Jeremy Saulnier’s Hold The Dark

It’s easy to see why audiences are having sort of an icy reaction to Jeremy Saulnier’s Hold The Dark, an oblique, austere Alaska set thriller with esoteric undertones. On a platform as diverse yet decidedly commercial as Netflix, it will take some time for the riskier, more artistic and less accessible projects to gain traction, and for the casual viewers to warm up to varied aesthetics that they often lazily dismiss in a lump sum as ‘weird.’ They’ll come around. For us who are tuned in, however, we can appreciate that these risks are being taken and that money is being spent on challenging, anti Hollywood stuff. Although not as tightly wound or succinct as Saulnier’s first two efforts (Blue Ruin and Green Room), Hold The Dark is definitely my favourite as I have an affinity for snowy settings and dark, ambiguous mysteries. Jeffrey Wright is great here as as an outdoorsman and wolf expert hired by the mother (Riley Keogh) of a child supposedly snatched by wolves to find the beasts and kill them. I won’t say much more except that things are so far from what they seem at first that you’ll truly have no inkling of where the plot is going to take you next, which is a sign of great, inspired scriptwriting. There’s an eerie edge to the whole thing, but the film’s secrets aren’t divulged willingly or at all half the time. Alexander Skarsgard is implosive and lupine himself as the boy’s haunted father, on his own freaky quest for a goal shrouded in enigma like fog swells throughout the Alaskan mountains, actually Alberta here. James Badge Dale is great as the intense local sheriff, Julian Black Antelope is a standout talent as a shady local villager involved in the central mystery, and the cast includes fine work from Savonna Spracklin, Peter McRobbie, Macon Blair, Jonathan Whitesell and Tantoo Cardinal. Playing around with genre and tone, Saulnier and cinematographer Magnus Nordendorf Jønck deserve huge props for staging a fucking volcanic firefight scene that has to be up there with the best shootout scenes of all time, it goes on for something like ten minutes, more bullets are fired than in a Rambo movie and there’s some gnarly violence. There are some spooky, intangible ideas at play here and almost none of it is made obvious.. it may leave some in WTF mode, but clearly a stylistic language is being spoken here, with some deep, disturbing things to say about nature, humanity and the dark symbiosis held over them, particularly in lonely, desolate places such as this. This won’t be everyone’s thing, but it’s stayed with me all day since I saw it last night, I’m on board with it.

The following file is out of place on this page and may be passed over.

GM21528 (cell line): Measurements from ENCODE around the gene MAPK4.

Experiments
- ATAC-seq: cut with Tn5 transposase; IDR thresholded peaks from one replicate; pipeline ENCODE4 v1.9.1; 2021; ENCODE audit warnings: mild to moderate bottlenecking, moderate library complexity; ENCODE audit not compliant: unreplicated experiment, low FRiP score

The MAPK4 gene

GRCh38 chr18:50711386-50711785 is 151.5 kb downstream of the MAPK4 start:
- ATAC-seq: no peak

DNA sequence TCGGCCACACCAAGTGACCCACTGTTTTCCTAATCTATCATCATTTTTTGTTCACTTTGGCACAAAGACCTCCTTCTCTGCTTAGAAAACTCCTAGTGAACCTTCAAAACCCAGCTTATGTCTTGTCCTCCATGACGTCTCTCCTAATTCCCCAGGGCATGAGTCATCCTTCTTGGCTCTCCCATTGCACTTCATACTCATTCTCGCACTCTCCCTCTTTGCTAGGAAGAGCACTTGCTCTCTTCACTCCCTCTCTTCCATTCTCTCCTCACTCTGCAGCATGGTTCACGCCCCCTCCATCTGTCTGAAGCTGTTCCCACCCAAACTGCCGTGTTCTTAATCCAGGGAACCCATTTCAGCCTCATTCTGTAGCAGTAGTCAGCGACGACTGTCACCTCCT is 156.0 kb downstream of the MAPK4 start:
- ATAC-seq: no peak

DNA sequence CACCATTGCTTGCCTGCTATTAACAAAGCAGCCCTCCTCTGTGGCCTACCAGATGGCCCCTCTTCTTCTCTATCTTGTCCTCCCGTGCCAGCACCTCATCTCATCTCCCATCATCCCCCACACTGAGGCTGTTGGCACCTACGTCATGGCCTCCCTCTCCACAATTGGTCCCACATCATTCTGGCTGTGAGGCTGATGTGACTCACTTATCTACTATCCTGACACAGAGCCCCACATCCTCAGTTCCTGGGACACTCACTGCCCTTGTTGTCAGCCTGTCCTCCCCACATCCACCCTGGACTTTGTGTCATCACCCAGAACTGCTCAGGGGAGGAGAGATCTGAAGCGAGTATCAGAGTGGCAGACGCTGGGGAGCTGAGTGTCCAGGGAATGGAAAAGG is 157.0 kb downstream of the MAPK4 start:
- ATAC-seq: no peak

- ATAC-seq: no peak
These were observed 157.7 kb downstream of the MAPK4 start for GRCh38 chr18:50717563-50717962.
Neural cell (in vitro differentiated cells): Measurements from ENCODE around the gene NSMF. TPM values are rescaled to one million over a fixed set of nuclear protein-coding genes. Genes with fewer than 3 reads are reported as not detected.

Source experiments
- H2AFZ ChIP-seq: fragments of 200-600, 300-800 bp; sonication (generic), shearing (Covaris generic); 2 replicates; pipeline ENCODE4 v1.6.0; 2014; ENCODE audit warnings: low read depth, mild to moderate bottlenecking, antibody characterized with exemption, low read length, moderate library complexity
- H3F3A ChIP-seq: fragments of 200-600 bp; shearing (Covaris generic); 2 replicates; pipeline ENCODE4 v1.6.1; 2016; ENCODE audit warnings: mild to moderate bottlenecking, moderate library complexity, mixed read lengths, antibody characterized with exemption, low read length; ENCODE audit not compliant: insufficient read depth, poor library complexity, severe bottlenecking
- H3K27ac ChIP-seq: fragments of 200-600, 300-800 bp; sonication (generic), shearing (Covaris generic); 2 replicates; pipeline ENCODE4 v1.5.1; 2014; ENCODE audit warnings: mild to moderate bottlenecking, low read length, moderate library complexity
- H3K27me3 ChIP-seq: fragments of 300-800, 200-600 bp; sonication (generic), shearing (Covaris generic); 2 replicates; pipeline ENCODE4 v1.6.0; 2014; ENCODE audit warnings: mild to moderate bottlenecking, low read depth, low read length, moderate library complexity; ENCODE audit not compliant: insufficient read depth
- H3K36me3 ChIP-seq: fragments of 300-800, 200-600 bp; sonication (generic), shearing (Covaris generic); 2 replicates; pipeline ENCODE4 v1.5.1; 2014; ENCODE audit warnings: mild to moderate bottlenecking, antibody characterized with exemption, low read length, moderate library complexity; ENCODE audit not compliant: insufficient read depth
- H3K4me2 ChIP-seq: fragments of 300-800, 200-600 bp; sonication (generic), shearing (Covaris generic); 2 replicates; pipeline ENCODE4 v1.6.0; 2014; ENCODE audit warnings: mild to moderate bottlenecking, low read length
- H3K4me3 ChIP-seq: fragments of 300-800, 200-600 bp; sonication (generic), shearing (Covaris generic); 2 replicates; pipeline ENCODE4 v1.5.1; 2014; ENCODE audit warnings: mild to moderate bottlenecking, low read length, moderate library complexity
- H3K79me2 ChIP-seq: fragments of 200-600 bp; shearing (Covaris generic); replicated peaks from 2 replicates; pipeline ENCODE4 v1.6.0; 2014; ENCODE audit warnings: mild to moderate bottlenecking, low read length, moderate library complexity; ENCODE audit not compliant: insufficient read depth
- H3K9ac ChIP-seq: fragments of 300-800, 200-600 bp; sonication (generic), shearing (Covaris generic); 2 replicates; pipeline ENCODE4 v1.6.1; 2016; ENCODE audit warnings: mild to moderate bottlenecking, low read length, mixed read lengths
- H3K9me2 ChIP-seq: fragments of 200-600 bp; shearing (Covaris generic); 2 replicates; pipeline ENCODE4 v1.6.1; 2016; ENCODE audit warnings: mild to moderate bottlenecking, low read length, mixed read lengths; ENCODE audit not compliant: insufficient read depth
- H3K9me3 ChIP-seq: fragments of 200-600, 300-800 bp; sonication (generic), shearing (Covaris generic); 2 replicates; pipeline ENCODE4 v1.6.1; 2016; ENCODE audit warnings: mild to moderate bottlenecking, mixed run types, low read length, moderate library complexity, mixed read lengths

-Nate Hill

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